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The Magic of Pergola

The Magic of Pergola

by Joseph Montebello

David Whitman and Peter Stiglin, owners of Pergola, have created a mecca for design and inspiration. To walk into their New Preston shop is to be transported to a world full of beautiful and unexpected treasures.

While both men were in creative fields - Whitman in marketing and Stiglin in theater and music production - neither one had ever thought of opening a shop.

“Having a shop takes over your life,” said Whitman, “and it was something I definitely did not want to do.” But then, of course, he did.

In 1999 Whitman had been helping Joanna Seitz with marketing and merchandising for J Seitz. At the time the shop was transitioning from a southwest theme into a more traditional lifestyle sensibility.

“While I was working with Joanna, the space next door to her shop became available,” Whitman explained. “She was hoping that someone would open a beautiful complementary shop and decided that the only way to guarantee that was to take over the space herself. She invited me to be a part of it and we decided to do something with gardening and plants.” Thus a new shop was born.

Pergola officially opened on Memorial Day in 2005. The shop was tiny and was contained on the first floor. Whitman and Stiglin filled the shop with topiaries, planters and other curiosities related to nature and the outdoors.

“Opening weekend was a big success,” said Stiglin. “We sold out of everything in the shop and realized that we had hit upon something that people wanted.”

Even though it focused on pots and plants, it was never conceived as just a garden shop and the concept extended beyond pots and plants.

“Pergolas are traditionally placed in gardens and represent space that serves as a transition from inside to outdoors,” said Whitman.

The two men, who met in New Mexico, have been together eighteen years. Originally they lived on a farm in Cornwall and eventually moved further north to the Berkshires. Both have extraordinary taste and style and an innate sense of what appeals to their customers.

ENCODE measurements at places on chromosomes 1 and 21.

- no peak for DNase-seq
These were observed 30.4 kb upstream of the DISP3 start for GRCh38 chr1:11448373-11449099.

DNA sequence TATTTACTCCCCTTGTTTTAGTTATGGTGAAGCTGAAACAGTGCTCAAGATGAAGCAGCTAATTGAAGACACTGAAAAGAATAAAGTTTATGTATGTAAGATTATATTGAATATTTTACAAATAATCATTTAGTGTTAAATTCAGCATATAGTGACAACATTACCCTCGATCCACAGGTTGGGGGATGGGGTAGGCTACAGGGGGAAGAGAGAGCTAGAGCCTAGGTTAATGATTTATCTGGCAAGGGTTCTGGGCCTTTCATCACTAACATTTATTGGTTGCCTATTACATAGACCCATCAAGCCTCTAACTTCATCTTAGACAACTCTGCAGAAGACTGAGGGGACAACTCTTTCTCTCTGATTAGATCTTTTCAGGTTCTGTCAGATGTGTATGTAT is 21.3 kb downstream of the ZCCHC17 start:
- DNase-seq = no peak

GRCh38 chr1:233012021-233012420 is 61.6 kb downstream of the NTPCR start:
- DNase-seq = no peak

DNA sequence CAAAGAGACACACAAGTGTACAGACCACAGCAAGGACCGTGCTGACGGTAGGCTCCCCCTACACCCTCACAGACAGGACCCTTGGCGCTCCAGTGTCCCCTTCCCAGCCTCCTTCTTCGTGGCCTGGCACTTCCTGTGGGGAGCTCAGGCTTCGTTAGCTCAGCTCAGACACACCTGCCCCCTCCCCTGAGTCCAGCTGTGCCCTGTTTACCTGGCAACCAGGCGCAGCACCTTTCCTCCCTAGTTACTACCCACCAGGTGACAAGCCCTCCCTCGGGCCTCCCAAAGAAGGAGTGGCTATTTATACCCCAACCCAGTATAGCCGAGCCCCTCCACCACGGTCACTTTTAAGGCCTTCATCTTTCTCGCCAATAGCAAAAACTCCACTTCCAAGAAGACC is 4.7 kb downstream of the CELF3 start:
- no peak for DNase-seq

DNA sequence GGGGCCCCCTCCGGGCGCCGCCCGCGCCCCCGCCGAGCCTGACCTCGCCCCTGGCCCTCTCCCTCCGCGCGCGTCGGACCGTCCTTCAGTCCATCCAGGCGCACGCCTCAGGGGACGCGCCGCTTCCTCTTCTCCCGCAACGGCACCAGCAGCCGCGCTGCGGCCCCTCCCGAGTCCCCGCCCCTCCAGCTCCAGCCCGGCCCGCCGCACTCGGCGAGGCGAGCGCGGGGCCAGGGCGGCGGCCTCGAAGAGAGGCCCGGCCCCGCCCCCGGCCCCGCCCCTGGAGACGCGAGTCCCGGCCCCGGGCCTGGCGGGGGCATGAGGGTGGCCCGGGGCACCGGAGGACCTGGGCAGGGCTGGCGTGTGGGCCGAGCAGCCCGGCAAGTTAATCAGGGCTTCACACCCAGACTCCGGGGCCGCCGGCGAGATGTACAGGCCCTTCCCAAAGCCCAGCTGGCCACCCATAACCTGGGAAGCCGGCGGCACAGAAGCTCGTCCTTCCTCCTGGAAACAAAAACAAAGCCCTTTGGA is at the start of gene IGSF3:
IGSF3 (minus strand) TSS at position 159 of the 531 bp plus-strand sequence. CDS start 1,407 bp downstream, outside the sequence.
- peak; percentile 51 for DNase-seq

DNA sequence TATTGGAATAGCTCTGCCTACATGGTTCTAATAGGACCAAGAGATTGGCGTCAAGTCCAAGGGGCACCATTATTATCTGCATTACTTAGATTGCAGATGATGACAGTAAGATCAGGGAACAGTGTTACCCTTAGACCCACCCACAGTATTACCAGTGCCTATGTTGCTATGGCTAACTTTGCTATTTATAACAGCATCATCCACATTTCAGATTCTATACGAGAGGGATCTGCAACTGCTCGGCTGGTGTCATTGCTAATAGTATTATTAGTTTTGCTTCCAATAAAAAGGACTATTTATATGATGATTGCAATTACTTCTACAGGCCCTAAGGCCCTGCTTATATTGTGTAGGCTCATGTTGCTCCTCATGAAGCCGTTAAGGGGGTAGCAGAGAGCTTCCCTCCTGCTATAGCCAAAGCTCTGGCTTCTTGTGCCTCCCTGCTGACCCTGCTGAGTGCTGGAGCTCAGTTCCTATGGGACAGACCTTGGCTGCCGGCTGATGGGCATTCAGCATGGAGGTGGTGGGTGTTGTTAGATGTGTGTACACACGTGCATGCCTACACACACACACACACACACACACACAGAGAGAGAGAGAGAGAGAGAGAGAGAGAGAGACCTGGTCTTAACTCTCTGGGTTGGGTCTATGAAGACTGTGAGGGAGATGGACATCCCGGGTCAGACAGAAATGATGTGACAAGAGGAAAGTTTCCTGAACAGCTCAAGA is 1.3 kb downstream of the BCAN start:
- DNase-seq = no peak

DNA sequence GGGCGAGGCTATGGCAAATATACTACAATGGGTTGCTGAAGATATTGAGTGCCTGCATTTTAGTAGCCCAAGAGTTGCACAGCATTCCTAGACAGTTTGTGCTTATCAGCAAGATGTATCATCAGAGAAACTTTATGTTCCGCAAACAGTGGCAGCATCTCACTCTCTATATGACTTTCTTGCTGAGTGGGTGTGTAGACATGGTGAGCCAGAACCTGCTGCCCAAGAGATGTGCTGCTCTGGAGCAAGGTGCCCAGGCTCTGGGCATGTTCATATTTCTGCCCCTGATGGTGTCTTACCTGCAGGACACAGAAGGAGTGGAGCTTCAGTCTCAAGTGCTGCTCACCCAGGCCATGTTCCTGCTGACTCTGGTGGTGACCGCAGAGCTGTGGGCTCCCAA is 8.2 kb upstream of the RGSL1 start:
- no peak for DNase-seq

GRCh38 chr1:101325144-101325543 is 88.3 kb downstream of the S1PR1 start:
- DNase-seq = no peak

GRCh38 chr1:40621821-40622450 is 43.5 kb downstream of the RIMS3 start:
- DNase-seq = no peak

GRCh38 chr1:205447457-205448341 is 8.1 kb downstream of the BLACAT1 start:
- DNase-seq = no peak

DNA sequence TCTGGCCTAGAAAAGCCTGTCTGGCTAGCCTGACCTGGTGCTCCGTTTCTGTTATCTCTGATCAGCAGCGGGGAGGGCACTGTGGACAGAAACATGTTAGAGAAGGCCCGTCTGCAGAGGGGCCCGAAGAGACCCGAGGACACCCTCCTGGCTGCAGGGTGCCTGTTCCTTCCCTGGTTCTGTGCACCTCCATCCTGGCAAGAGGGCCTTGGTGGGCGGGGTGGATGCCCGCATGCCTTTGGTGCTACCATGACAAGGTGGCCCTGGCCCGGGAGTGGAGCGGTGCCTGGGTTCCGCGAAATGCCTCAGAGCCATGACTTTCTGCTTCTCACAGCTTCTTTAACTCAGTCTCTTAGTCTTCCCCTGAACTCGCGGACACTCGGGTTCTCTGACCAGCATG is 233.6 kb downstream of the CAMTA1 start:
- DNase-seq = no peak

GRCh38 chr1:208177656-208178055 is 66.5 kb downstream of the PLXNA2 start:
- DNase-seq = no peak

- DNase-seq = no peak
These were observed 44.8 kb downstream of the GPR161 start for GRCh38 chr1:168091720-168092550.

Over the years Pergola has evolved from that first layer of topiaries and pots. Next came books on subjects and themes that related to outdoors and nature and flora and fauna. Whitman and Stiglin then began to bring in pieces of furniture, originally as fixtures and shop décor, but then they began selling them, which added yet another level to Pergola’s appeal.

In 2012 the space next door became available and Pergola expanded further. At about the same time the owners began traveling to Japan. Stiglin had gone to school there and speaks fluent Japanese. Here they discovered an entire world of new treasures - things like exquisite pottery that would enhance the world of Pergola.

“We go to Japan often and are exposed to so many wonderful things,” said Whitman. “But we have a really defined lens that things have to go through to be appropriate for Pergola and the environment we have created. We see things that we love but they just don’t have a place in the shop.”

In addition to their shopping expeditions Whitman and Stiglin work closely with a number of makers and artisans who create specific items for the shop.

“Our typical customer is well-traveled and has a pretty keen eye, so we are always trying to keep something new in the mix and to offer a fresh point of view.”

In addition to the excitement created by Pergola, Whitman and Stiglin are very involved in helping to create the magic that exists within the group of shops. Stiglin has created a website that publicizes all that is going on in the town and has helped maintain the buzz surrounding the strip of stores.

“It’s really a collaborative effort,” Whitman said. “Here is this little village, a little elbow in the road coming off the lake with a waterfall that flows behind the shops. That sets the stage. We have a focused group of merchants and everyone works together to maintain the magic.”

And as the holidays approach, the magic will be enhanced by the windows of New Preston. “All of the buildings have large display windows,” Stiglin said, “every one of which will be trimmed with fresh balsam and consistent white twinkle lights, making New Preston a single cohesive unit, perfect for walking and shopping.”

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